Just add water...

by Tim Gardner, Founder and CEO, Riffyn

“Really Paul, just double the starting volume of the fermentation broth and you’ll get 10% more productivity from the reactor,” I implored.

Paul, the head of fermentation process development, looked at me quizzically – his eyes belaying a degree of humored skepticism. It was like he wanted to say, “here you go again, entertaining me with another harebrained idea cooked up from god knows where.” But Paul, being a hopelessly open-minded person, actually said: “Sure, why not. I’ll give you two fermenters in the next batch. If it doesn’t work, it’s just one more thing to laugh at you about.”

OK, he didn’t say that last sentence. He’s too nice for that.

A few weeks later, Paul pulled up data from the runs. “Well, it looks like it worked. How about that.”  Some months later the company was running 200,000L reactors with double the starting broth volume and producing 5-10% more product over a two-week run.

This was an operational gain worth hundreds of thousands of dollars per batch – just by adding water.

I’ve had the fortune to enjoy a rare few eureka moments in science, and this was one of the most memorable. It would never make headlines, but it’s a poster child of the value of data as an asset, the impact of tried-and-true statistical methodologies, and the power of first-principle modeling.

There was no fancy AI or unfathomable genius here. This was the application of age-old methods of designed experiments, regression analysis and differential equation modeling. And it was made possible by collaborative colleagues willing to test the unexpected, access to an aggregated data set of unusual quality and accessibility, and a few good hours with JMP.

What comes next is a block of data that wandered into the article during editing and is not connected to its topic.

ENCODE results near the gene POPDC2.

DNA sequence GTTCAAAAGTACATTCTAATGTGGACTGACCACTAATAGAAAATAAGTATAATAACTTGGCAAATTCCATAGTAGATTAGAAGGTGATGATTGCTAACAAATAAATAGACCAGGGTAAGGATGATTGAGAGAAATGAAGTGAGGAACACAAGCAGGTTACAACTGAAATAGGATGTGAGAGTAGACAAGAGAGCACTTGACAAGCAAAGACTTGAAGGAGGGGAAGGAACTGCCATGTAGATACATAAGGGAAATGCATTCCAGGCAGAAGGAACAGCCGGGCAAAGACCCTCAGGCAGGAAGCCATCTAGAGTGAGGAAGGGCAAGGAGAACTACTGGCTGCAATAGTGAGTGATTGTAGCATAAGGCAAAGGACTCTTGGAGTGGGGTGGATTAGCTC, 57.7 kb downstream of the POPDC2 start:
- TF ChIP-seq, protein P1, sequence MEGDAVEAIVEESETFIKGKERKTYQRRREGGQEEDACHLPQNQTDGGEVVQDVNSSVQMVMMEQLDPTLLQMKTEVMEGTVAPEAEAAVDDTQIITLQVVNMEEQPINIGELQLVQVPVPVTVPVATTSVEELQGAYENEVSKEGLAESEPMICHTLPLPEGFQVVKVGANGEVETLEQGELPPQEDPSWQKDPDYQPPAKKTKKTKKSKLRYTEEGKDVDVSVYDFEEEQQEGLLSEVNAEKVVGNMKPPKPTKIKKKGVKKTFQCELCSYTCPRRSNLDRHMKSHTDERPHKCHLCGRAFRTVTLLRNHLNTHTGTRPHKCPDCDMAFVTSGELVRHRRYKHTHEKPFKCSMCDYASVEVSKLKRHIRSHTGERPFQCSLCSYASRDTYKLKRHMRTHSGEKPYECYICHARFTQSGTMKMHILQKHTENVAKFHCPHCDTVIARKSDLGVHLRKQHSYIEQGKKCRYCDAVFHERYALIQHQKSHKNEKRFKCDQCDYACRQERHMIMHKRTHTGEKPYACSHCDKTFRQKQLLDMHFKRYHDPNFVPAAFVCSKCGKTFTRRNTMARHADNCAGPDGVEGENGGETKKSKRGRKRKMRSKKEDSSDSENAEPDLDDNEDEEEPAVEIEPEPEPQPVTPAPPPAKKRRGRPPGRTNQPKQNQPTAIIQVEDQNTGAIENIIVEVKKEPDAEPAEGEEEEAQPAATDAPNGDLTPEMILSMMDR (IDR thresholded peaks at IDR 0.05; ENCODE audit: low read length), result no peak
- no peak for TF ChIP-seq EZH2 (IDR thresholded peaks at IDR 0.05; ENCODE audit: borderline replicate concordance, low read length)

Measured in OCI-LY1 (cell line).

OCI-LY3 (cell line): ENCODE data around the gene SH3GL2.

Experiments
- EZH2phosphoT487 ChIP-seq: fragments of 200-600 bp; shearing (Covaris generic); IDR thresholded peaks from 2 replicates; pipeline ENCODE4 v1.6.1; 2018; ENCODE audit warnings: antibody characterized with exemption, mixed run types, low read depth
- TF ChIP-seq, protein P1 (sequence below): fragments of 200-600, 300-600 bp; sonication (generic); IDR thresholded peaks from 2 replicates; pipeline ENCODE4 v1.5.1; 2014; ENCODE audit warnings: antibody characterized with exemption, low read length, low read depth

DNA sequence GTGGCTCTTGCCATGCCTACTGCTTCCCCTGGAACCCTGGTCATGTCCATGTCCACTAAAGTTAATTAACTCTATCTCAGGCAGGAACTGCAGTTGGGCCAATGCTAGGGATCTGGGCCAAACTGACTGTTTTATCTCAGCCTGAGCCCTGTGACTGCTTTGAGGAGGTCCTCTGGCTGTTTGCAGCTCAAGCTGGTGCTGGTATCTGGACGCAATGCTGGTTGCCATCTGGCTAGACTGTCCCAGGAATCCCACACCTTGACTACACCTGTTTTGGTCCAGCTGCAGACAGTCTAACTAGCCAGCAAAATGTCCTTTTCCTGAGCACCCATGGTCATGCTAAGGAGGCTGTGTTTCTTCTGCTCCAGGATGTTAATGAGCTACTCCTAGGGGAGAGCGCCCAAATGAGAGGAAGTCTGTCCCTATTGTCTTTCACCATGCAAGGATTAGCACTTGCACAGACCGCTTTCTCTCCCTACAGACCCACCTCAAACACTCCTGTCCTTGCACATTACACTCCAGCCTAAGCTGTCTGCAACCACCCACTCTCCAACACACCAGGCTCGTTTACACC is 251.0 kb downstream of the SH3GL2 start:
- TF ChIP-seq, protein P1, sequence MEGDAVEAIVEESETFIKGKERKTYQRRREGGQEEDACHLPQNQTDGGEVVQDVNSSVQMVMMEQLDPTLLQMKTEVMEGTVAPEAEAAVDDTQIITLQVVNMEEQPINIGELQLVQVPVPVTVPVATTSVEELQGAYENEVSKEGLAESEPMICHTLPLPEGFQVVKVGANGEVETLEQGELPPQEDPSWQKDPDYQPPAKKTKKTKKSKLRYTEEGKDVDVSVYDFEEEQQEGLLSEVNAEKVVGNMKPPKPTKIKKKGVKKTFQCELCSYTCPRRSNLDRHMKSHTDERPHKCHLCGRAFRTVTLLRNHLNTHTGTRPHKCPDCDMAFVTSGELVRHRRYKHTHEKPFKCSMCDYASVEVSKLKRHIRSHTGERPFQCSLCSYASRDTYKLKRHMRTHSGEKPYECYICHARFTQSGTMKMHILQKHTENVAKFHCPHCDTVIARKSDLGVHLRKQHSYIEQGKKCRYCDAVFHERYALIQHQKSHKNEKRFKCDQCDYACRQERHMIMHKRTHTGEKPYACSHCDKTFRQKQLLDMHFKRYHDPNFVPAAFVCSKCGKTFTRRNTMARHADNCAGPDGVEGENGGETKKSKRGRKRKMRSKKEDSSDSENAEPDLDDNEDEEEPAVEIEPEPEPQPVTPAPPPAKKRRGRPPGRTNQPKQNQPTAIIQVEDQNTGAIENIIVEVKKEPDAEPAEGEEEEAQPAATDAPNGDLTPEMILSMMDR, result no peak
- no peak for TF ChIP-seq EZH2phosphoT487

An operational gain worth hundreds of thousands of dollars per batch – just by adding water.

The model underlying this prediction was not complex; there were less than 10 equations describing the yeast fermentations. The magic was its heart – an empirical relationship between strain metabolism and reactor oxygen transfer rate that was derived from linear regression applied to 500 high-quality historical fermentation experiments.

Some weeks earlier, a talented fermentation scientist, Jake, had presented a few curiously behaving fermentation runs. He noted an odd relationship between oxygen uptake and strain performance. This led to a hypothesis, which we quickly validated against those 500 historical experiments. We then performed some multifactor designed experiments to confirm the relationship.

I felt like I had found the Rosetta stone. I could run two-week long experiments in two seconds.  I could scan parameter spaces. I could test my hypotheses in no time flat.

Next, I used JMP to quickly build a statistical model of the metabolic versus oxygen coupling from these DoE studies. Then I fed that into the yeast-reactor simulation we had previously built. It was the missing link. Adding that one relationship to the model delivered near-perfect simulation of strain performance.

With fresh confidence, I began to play around with the simulated reactor conditions. It was exciting in the way only a modeling nerd can appreciate. I felt like I had found the Rosetta stone. I could run two-week long experiments in two seconds.  I could scan parameter spaces. I could test my hypotheses in no time flat. I went to bed that night feeling like I could literally see the heartbeat of a yeast cell. As if yeast were me, and I were yeast.

At some point, I got the idea to play around with the initial reactor volume. I can’t recall whether it was an accident or intentional. But the outcome was compelling. Just add water, with no other changes, and you get more product out in the same amount of time. In retrospect, the reason was obvious. But sometimes we need data and statistics and math to clear the noise and see the heart of what matters.

And that’s how data, DoE, differential equation modeling, a collaborative team, and a little bit of JMP changed my life forever. Now I lead Riffyn, a company dedicated to making such beautiful, high-quality, aggregated data accessible to all.

JMP Foreword


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